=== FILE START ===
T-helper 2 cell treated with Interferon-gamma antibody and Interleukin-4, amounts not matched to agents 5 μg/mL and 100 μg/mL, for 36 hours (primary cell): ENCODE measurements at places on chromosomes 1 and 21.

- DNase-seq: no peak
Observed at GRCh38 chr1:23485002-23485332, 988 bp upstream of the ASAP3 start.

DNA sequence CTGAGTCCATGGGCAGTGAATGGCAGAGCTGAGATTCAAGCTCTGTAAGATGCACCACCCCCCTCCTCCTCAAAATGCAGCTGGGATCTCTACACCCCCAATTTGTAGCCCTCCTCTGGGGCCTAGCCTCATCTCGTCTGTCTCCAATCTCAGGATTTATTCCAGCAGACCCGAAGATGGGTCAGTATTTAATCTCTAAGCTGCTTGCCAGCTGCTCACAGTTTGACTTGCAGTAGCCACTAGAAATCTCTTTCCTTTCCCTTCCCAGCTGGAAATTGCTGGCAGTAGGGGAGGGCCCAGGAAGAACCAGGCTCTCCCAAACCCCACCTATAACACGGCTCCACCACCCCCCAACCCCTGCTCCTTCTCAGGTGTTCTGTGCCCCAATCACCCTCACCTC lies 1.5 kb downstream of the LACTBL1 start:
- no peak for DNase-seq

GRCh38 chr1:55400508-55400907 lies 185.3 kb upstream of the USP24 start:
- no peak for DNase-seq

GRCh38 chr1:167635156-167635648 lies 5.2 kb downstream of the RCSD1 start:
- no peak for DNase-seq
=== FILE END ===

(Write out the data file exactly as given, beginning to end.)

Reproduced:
T-helper 2 cell treated with Interferon-gamma antibody and Interleukin-4, amounts not matched to agents 5 μg/mL and 100 μg/mL, for 36 hours (primary cell): ENCODE measurements at places on chromosomes 1 and 21.

- DNase-seq: no peak
Observed at GRCh38 chr1:23485002-23485332, 988 bp upstream of the ASAP3 start.

DNA sequence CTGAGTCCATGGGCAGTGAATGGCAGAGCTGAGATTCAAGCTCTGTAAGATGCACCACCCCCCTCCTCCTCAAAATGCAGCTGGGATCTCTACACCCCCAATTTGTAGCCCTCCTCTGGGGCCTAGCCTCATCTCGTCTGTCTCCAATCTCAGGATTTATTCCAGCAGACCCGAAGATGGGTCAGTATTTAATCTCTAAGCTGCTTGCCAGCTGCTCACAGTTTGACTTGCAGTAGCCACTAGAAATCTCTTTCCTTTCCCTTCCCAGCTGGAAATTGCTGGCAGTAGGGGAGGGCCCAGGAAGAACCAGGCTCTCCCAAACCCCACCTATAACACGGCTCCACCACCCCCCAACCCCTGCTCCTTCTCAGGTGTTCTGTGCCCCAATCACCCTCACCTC lies 1.5 kb downstream of the LACTBL1 start:
- no peak for DNase-seq

GRCh38 chr1:55400508-55400907 lies 185.3 kb upstream of the USP24 start:
- no peak for DNase-seq

GRCh38 chr1:167635156-167635648 lies 5.2 kb downstream of the RCSD1 start:
- no peak for DNase-seq